Good Medicine

INSPIRATION BY THE CUP

Got writer’s block? A spot of tea might help you fill that page. New York literary agent Regina Brooks says she found herself more “centered” and creative after drinking her master brews made of florals and herbs. So she partnered with a world-renowned tea expert and leading herbalist to develop Creativitea, Claritea and Productivitea—a tribology of teas that could possibly reboot the imagination. To learn more, visit possibiliteas.co.

HELP FOR CENTRAL NERVOUS  SYSTEM DISORDER VICTIMS 

Two new devices have been FDA-cleared that may, over time, improve the mobility of those with central nervous system disorders including MS and strokes. Bioness Inc. has developed externally worn neurostimulation systems designed to restore foot and hand function. Clinical evidence suggests the NESS L300 System, which attaches to the shoe and below the knee, may enable some patients to increase walking speed and balance. The NESS H200, worn on the arm, improves voluntary movement in the hands. Additional information can be found at bioness.com.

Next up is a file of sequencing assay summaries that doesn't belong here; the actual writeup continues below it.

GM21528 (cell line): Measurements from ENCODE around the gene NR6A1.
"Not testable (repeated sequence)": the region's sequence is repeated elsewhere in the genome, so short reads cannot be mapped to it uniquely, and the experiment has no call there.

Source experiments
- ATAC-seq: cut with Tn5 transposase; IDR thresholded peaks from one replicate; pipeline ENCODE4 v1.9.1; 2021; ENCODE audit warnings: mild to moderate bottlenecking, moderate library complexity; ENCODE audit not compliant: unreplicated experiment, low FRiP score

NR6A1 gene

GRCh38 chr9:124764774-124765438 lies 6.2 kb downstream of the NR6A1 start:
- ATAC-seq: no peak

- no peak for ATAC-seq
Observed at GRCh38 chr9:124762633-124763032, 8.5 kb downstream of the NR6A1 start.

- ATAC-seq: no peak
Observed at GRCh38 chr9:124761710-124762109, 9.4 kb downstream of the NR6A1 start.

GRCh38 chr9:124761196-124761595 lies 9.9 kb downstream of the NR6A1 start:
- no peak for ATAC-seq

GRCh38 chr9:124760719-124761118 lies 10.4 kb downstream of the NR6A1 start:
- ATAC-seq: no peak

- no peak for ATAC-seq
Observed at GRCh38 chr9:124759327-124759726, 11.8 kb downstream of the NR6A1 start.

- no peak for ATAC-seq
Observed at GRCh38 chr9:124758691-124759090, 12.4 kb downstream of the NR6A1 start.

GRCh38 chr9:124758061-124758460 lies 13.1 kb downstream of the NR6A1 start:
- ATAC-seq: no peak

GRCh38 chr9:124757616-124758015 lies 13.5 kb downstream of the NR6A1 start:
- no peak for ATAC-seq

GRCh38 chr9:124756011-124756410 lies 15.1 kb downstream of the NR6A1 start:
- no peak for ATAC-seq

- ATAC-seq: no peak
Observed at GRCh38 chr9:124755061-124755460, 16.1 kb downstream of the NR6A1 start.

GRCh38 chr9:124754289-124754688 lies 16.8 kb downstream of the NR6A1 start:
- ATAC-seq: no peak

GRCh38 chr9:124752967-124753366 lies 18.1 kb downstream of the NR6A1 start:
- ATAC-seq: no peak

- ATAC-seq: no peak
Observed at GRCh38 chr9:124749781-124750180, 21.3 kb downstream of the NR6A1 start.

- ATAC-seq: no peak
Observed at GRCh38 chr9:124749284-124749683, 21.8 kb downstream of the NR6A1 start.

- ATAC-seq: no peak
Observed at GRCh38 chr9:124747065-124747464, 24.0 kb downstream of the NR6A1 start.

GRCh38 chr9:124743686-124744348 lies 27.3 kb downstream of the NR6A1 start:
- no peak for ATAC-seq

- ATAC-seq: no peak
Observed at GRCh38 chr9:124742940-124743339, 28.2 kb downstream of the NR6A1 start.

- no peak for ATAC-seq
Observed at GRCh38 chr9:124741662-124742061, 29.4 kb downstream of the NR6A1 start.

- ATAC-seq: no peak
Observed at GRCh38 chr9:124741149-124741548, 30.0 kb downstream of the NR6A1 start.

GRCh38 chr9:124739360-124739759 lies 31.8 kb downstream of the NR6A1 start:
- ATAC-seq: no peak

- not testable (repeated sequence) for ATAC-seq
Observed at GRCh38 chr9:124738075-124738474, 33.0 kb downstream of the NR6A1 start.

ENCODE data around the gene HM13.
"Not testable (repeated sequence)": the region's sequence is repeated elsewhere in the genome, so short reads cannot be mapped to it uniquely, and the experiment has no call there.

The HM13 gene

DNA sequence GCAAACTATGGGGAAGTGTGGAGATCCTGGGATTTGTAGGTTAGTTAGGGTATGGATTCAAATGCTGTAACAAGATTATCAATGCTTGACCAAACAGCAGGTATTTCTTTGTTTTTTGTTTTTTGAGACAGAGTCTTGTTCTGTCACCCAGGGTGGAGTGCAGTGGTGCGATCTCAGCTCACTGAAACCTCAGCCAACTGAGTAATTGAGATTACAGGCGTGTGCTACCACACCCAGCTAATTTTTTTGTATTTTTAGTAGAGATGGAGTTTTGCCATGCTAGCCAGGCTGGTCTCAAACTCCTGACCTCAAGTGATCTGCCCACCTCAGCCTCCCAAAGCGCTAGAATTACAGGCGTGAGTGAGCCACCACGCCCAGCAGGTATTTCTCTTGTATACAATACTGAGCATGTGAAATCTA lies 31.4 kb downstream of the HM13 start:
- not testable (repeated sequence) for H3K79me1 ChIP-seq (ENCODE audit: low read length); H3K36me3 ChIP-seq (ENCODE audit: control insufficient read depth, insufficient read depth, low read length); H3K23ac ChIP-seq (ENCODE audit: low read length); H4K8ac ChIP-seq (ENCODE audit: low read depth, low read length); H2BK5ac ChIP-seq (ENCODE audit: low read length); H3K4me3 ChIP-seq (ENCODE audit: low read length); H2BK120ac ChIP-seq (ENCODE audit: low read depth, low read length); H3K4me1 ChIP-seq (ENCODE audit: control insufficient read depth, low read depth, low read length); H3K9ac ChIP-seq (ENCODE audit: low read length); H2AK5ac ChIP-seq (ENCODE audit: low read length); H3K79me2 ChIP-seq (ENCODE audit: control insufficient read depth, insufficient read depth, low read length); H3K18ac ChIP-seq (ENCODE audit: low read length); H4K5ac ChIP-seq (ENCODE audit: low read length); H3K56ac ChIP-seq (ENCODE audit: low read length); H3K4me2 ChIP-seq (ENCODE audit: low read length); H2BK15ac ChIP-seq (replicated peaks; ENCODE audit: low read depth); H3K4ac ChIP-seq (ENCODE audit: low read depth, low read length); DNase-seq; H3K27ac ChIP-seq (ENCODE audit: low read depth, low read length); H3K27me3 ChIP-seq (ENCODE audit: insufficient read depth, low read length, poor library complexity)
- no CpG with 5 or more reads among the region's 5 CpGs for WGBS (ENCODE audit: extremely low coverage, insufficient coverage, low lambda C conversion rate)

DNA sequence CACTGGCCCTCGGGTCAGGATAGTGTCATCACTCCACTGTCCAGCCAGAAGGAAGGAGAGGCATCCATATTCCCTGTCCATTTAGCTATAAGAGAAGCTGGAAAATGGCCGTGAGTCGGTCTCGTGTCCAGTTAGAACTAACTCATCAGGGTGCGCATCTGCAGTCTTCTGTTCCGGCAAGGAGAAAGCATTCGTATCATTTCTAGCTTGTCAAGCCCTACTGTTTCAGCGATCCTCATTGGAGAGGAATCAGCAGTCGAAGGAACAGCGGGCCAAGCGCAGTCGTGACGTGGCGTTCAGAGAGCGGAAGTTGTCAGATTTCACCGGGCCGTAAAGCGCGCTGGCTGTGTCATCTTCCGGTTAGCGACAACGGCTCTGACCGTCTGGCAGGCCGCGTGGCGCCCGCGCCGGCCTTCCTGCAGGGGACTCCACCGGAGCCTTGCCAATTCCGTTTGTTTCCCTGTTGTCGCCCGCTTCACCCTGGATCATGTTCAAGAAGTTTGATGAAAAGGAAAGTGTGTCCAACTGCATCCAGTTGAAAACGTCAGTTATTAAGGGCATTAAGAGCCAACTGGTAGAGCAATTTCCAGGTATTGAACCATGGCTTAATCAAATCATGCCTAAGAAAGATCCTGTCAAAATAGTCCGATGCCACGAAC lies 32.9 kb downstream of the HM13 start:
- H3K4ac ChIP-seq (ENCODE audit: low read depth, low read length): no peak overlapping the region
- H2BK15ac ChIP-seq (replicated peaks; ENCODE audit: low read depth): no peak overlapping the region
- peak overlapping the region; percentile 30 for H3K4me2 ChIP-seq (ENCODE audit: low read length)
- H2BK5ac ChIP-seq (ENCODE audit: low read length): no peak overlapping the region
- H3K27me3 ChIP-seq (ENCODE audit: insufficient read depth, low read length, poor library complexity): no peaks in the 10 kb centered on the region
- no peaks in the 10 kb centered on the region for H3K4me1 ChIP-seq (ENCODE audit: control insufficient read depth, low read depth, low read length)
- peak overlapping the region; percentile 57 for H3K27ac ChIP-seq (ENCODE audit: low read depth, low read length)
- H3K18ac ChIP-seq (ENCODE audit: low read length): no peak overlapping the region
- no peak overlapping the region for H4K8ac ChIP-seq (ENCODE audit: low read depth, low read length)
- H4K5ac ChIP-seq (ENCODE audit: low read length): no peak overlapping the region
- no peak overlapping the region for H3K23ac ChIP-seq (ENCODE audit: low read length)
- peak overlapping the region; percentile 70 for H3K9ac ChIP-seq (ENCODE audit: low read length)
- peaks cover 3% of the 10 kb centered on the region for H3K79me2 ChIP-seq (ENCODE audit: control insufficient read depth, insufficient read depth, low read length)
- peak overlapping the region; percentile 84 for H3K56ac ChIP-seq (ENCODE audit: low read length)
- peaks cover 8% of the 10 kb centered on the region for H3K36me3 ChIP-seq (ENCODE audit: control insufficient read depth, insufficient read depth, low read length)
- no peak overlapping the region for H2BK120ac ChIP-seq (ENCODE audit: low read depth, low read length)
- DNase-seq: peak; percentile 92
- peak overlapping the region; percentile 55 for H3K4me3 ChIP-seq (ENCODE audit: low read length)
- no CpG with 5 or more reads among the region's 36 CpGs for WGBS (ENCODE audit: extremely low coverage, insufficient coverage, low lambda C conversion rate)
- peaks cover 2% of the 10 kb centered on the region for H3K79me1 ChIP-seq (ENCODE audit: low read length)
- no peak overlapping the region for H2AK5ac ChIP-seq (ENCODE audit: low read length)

PEDESTRIANS WEARING  HEADPHONES OR EARBUDS WERE INJURED OR KILLED BY VEHICLES  FROM 2004 TO 2011.

Stepping out for a stroll? Consider leaving your iPod or MP3 player at home—or at least not plugged into your ears. Between 2004 and 2011, there were more than 100 accidents in which pedestrians who wore headphones or earbuds were injured or killed by vehicles. About two-thirds were younger than 30; more than one-third were under 18. The report, published online in Injury Preven-tion, found that our ability to tune into our surrounding environment is hindered when we’re distracted by what’s thumping in our ears.

COULD SOME GOSSIP BE GOOD FOR YOU?

A University of California study shows that one kind of gossip can have social and psychological advantages. Research-ers discovered that when a person sees bad behavior, his or her heart rate increases—but passing on the information to others actually tempers that physical response and lowers stress and maintains social order by policing bad behavior. Scientists call this “pro-social” gossip, which is different from the “Beyonce baby bump” variety.

ANOTHER REASON TO GO RED

Drinking red wine in moderation has been long noted as a healthy habit, but is it the alcohol or the grape’s antioxidants that make us less prone to heart attack and stroke? A study published in American Journal of Clinical Nutrition served up a goblet of good news: It’s actually both. When participants drank red wine, with and without alcohol, the level of chemicals that can lead to plaque forma-tion in the heart was lowered.